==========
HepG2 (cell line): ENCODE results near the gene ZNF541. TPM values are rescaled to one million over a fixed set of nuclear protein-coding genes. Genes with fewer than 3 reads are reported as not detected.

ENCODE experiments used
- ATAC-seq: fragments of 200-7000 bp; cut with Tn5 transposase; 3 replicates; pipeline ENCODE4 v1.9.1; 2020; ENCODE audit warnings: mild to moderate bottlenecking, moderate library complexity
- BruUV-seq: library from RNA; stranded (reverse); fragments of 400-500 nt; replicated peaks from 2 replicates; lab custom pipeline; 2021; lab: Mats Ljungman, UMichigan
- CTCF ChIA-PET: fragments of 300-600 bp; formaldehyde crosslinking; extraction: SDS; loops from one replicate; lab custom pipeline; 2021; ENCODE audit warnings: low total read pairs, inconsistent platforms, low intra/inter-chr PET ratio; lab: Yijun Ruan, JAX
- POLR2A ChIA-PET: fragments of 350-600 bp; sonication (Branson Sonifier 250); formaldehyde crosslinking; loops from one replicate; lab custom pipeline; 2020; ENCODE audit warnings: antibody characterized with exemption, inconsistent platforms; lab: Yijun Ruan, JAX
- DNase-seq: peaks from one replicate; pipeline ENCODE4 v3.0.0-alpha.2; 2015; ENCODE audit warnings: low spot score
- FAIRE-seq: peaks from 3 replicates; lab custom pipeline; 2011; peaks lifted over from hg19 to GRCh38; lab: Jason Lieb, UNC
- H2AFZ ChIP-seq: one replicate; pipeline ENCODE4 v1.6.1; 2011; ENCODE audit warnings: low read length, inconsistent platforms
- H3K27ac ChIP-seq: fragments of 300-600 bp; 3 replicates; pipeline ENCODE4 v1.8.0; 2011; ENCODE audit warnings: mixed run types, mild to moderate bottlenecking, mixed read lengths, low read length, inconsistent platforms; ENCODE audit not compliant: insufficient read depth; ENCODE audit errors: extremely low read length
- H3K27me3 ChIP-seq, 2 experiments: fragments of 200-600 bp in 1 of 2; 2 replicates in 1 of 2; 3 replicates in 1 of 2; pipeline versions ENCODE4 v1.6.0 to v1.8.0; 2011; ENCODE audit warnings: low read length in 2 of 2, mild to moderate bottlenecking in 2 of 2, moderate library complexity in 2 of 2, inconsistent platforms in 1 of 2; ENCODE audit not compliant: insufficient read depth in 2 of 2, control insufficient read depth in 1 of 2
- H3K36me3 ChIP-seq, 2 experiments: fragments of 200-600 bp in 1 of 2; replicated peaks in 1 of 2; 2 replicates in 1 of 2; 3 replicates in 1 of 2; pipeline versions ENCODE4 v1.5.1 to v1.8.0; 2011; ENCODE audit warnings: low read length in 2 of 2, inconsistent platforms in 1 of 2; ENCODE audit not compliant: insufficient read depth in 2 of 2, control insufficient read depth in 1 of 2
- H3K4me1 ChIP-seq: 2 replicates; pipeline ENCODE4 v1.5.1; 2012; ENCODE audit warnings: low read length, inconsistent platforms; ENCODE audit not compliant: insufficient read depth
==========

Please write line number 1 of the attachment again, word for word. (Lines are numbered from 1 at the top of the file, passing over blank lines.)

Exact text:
HepG2 (cell line): ENCODE results near the gene ZNF541. TPM values are rescaled to one million over a fixed set of nuclear protein-coding genes. Genes with fewer than 3 reads are reported as not detected.